New band brings Heart and Soul to their music
By Wayne Harada
Advertiser Entertainment Editor
A hot new foursome with a feel-good sound evocative of the defunct Pure Heart could find its way into the hearts of Islanders. A music industry veteran turns on his piano artistry, interpreting cherished memory-makers in a soothing style. A compilation of 20 hot ones is perfect for that 'round-the-island cruise.
"A Lot of Love" by Heart and Soul (Neos Productions).
- Genre: World music, island rhythms.
- Distinguishing notes: If you loved Pure Heart, you'll savor the bright, enthusiastic, lively sounds and yes, with 'ukulele front-and-center of Heart and Soul, a foursome worth watching. The group features twins Gary (guitar) and Garrett (bass) Sevellino, James Locquiao ('ukulele) and Sam Pablo (vocals). While they "cover" "Can't Help Falling in Love" and "Heart and Soul" (from which they derived the group name and rendered as a playful 'uke solo), H&S are hot and sizzling with a round of powerhouse originals: "Hele Down to Hawai'i Nei," "Confused," "Summertime," "The Greatest Gift." It's hard to resist the infectious in-your-face joy they project.
- The outlook: Great effort by a neophyte band, which shares what's in its heart, rather than what is marketable for local radio. Jawaiian fans need look elsewhere but that's good news for this sounds-happy, feels-good combo.
- Our take: With radio support and concert exposure, Heart and Soul could easily find its way into the hearts and souls of island audiences.
|"Can't Help Falling In Love" by Heart and Soul. Audio sample available in mp3 and RealAudio formats.|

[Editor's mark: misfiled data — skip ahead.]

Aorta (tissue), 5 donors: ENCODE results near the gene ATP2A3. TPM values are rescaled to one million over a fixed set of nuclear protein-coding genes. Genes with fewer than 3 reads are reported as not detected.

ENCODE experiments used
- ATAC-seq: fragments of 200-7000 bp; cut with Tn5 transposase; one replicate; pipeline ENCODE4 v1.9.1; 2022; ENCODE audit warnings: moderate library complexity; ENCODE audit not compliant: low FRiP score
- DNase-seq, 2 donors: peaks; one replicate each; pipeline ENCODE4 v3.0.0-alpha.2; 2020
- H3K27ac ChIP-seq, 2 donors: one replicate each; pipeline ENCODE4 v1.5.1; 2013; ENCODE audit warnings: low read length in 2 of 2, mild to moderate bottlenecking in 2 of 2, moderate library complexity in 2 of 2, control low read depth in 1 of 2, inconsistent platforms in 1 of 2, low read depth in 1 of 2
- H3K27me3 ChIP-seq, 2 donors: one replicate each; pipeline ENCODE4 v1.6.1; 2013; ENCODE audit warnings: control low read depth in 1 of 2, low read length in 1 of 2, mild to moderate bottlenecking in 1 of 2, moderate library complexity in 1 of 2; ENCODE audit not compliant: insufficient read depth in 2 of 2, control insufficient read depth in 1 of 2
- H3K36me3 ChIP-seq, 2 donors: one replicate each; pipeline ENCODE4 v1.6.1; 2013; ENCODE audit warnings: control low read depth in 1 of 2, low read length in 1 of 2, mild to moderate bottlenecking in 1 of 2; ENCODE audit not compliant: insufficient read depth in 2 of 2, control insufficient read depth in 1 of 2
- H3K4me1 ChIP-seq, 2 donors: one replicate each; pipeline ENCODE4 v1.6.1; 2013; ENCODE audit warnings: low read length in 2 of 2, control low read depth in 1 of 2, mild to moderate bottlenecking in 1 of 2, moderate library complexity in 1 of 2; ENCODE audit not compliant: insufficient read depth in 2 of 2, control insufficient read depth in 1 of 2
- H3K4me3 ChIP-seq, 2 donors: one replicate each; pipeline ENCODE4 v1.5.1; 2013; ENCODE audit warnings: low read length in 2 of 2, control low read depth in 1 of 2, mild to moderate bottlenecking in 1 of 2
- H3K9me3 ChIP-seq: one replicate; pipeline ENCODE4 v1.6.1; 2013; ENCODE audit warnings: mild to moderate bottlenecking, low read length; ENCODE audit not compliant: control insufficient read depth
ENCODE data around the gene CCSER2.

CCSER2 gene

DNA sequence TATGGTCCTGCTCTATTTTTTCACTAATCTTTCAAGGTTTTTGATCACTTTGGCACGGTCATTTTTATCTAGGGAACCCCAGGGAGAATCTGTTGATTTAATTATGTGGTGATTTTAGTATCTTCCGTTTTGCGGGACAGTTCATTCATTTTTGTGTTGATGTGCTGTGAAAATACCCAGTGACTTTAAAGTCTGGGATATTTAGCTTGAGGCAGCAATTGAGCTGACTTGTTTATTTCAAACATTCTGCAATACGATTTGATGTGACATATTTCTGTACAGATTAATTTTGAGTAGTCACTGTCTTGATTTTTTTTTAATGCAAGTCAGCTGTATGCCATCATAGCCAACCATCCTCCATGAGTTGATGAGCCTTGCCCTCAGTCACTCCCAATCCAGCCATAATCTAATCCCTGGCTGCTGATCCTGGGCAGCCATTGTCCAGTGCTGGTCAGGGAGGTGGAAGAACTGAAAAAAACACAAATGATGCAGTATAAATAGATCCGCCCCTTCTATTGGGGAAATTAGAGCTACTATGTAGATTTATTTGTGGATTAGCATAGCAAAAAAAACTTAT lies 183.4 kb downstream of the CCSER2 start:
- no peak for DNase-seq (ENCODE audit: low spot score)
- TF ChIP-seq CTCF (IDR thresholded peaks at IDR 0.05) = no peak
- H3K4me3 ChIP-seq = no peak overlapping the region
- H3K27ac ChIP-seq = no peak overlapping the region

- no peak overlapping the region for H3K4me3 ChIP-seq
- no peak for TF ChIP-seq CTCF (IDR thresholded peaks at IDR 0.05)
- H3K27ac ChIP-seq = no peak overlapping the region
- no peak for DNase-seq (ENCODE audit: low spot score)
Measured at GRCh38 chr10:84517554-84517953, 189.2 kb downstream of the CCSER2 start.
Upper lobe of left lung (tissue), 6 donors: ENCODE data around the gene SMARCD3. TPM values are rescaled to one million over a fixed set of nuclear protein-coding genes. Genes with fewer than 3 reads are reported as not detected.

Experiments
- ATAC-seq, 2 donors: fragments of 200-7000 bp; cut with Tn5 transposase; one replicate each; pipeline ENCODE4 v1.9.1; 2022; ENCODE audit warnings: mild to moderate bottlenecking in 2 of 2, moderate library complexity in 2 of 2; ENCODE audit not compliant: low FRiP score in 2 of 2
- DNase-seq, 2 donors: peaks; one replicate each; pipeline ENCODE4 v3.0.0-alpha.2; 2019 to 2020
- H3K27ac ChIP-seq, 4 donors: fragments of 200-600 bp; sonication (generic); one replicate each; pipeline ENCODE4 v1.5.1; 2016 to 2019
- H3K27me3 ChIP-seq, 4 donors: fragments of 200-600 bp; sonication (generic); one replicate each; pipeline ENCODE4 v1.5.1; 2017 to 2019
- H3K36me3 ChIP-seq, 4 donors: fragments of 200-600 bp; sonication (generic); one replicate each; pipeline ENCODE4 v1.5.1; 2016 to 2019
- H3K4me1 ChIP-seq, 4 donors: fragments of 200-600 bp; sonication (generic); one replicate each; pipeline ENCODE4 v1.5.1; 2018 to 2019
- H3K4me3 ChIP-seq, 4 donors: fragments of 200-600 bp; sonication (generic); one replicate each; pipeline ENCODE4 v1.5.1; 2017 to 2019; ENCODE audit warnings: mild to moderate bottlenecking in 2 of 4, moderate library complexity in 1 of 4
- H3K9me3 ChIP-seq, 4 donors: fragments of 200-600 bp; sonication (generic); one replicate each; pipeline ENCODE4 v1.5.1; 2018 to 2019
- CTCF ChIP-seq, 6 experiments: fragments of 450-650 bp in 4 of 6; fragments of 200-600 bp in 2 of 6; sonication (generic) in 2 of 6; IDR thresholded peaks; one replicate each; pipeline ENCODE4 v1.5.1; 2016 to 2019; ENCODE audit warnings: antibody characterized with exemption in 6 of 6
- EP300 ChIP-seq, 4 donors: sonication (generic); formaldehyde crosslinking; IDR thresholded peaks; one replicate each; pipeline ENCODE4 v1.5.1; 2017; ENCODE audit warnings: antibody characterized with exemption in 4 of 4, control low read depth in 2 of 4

"Pua Lilia" by Pierre Grill (Rendez-Vous Records).
- Genre: Contemporary Hawaiian; piano instrumentals.
- Distinguishing notes: If you check your liner credits of LPs, cassettes and CDs of the past, you're likely to see Pierre Grill's name as a producer or an engineer. The Frenchman (from Marseilles) is sort of a kama'aina these days, having been here for 22 years, and now operates a studio in Manoa Valley. This long-overdue debut CD reflects his ability to acknowledge and upgrade a favored melody and memory from the past, via his intimate keyboard approach, which gives a classical, nostalgic, reverence to whatever he touches: "Ku'uipo I Ka He'e Pue One," "You, Ku'uipo," "Waimanalo Blues," "'Akaka Falls," "Wahine 'Ilikea," "Kalama'ula," "Hi'ilawe." The Luna String Quartet from Punahou School joins in on "Hawai'i Aloha."
- The outlook: Even without lyrics, there's abundant "poetry" to Grill's nostalgic canvas; his interpretations easily evoke images of a special place, a cherished moment, an indelible milestone in life.
- Our take: Grill thrills in his inimitable music-box manner. Could he evolve into Hawai'i's Jim Brickman?
|"Waimanalo Blues" by Pierre Grill. Audio sample available in mp3 and RealAudio formats.|
"A Place Called Hawai'i" by various artists (HanaOla Records).
- Genre: Anthology of 20 island songs, reflecting current and past recording acts performing a spectrum of local sounds.
- Distinguishing notes: This is the perfect CD to slip into your car player to go cruisin' with nearly 70 minutes of tunes, you'll reach your destination with music to spare. It's a virtual grab bag of goodies Jon and Randy ("Hawaiian Soul"), The Ali'is ("Maka Hilahila"), Nohelani Cypriano ("You Are So Beautiful"), Imua ("Live Aloha"), Moe Keale ("Aloha Is"), Country Comfort ("Waimanalo Blues"), the Makaha Sons ("I'll Remember You?"), Henry Kapono, Melveen Leed and Keali'i Reichel ("Home in the Islands"), Barry Flanagan ("Olinda Road"), Herb Ohta Jr. ("Sophisticated Hula"), Nathan Aweau ("A Place Called Hawai'i").
- The outlook: As assembled by Aloha Joe (www.alohajoe.com), this compilation pulsates with adoration of island music.
- Our take: Great collection of fond memories, great introduction to isle music for a Mainland visitor to tuck into the suitcase.
Reach Wayne Harada at firstname.lastname@example.org, 525-8067 or by faxing 525-8055.